Civil society organizations in Gbarnga, Bong County say they are joining nurses across the country in their stay home action. Although the nurses’ action is concentrated at health centers, civil society members say they will block streets and bring normal activities to a halt until government can adequately address the health workers’ concerns.
They have also vowed to ensure that markets are closed. Appearing on a local community radio station in Gbarnga (Super Bongese Radio), the civil society leaders described as frustrating for the government take their health and those of other Liberians for joke, stressing that the action by the health workers was repeatedly spoken about, but government refused to listen.
They said it was saddened to see innocent people dying in the country due to government’s reckless attitude toward professionals who are saving the lives of ordinary citizens despite the poor healthcare delivery system in the country. Prominent among the civil society leaders, Madam Dorothy Tooman expressed the belief that the government was careless about the health of its people because its officials were always travelling out of country for medical treatment. They cited several instances of government officials leaving the country, including Finance Minister Amara Conneh.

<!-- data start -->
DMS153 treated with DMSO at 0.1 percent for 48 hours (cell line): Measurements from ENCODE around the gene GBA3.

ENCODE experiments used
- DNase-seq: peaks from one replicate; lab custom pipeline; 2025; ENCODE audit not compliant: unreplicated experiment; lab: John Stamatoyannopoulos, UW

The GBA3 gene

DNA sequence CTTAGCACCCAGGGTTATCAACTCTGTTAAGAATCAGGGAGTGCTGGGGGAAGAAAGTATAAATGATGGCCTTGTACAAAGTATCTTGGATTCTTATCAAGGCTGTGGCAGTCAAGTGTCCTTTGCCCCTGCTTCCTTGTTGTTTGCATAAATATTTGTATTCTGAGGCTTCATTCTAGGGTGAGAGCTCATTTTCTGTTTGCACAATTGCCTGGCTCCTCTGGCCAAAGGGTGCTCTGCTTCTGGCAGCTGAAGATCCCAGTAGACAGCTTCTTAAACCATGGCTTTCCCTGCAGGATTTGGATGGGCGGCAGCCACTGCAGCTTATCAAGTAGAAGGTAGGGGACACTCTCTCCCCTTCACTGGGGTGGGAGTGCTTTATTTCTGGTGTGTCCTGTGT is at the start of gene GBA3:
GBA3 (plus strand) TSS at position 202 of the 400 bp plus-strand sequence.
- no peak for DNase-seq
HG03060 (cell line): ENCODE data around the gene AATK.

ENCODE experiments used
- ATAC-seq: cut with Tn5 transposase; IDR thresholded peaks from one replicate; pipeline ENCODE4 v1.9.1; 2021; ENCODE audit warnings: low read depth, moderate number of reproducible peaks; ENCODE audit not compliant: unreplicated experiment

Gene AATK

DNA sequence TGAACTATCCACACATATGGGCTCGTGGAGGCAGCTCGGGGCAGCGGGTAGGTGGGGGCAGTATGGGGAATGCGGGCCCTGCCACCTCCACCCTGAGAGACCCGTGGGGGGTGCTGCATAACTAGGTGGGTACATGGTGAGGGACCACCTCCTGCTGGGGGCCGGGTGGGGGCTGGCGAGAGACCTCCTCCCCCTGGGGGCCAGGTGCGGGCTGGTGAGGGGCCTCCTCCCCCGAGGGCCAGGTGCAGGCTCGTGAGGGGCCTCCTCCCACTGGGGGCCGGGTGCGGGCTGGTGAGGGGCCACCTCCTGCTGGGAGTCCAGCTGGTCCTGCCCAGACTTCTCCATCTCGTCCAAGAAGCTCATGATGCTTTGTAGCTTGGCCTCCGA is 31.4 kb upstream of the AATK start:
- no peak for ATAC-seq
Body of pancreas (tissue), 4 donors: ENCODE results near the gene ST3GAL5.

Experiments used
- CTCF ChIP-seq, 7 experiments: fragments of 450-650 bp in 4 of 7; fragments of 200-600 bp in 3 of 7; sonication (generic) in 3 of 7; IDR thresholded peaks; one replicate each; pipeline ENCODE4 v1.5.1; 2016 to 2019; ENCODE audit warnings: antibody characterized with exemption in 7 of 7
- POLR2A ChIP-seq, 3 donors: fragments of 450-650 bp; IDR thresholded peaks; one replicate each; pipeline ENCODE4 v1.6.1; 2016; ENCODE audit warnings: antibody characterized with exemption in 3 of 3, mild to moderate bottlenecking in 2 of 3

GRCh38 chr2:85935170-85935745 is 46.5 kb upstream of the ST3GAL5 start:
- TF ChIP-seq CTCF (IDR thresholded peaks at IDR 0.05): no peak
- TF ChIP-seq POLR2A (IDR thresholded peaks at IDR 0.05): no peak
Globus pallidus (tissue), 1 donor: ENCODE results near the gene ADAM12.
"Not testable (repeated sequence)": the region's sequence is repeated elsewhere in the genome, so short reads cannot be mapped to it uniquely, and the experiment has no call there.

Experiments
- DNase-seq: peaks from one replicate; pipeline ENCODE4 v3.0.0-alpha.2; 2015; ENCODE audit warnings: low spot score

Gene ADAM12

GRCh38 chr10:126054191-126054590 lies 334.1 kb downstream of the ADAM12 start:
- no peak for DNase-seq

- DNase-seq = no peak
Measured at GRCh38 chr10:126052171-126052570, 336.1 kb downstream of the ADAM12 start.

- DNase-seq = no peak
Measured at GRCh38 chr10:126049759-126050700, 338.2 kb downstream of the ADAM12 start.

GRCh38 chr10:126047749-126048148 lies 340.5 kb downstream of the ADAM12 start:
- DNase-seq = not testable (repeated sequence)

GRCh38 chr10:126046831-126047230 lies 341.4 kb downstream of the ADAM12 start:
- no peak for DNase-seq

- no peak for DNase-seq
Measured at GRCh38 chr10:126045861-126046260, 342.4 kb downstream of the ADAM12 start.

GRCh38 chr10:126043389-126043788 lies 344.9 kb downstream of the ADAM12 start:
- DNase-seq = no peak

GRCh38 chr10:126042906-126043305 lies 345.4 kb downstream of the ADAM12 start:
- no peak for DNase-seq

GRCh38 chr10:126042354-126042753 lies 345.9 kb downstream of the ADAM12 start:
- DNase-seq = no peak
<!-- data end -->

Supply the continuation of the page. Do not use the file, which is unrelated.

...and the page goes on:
They have asked all members of their respective organizations groups to join the struggle as they try pursuing their right to health services. According to the civil society officials if this is not done, the government will continue to take the Liberian people as fools without regarding that the power is inherent in the people. According to our Bong County correspondent, since the nurses’ stay home action last week Monday, several deaths continue to be reported, especially in the county remote areas as ambulances that usually move in and out for patients are no more doing so.
Phebe Hospital, the only referral hospital in the county, has already had about four, while many of patients have left the hospital to seek medical attention at private health facilities. The hospital is currently like a ghost town with offices. Pregnant women are now using traditional method of delivery as the C. B Dumbar Maternity Hospital also appears to be virtually closed at the moment. Some young people in the county have threatened legal action against the government for its failure to adequately meet the health needs.
Meanwhile, the head of the Liberia Marketing Association (LMA), Bong County branch says her marketers will not participate in the action called for by the civil society action. According to Madam Viola Cooper, it will be wrong for nurses to be on strike, while marketers also go on strike. Madam Cooper said the situation will further increase the death rate as sick people will not have access to food. She said while it is true that her colleagues have genuine reason, they should understand the risk involved if businesses are closed.
A formal agreement is expected to be reached on Wednesday between the Ministry of Health and Liberian health workers for better salaries and incentives, as well as full employment for hundreds of nurses, midwives, as well as physician assistants, among others yet to be employed by the Health Ministry.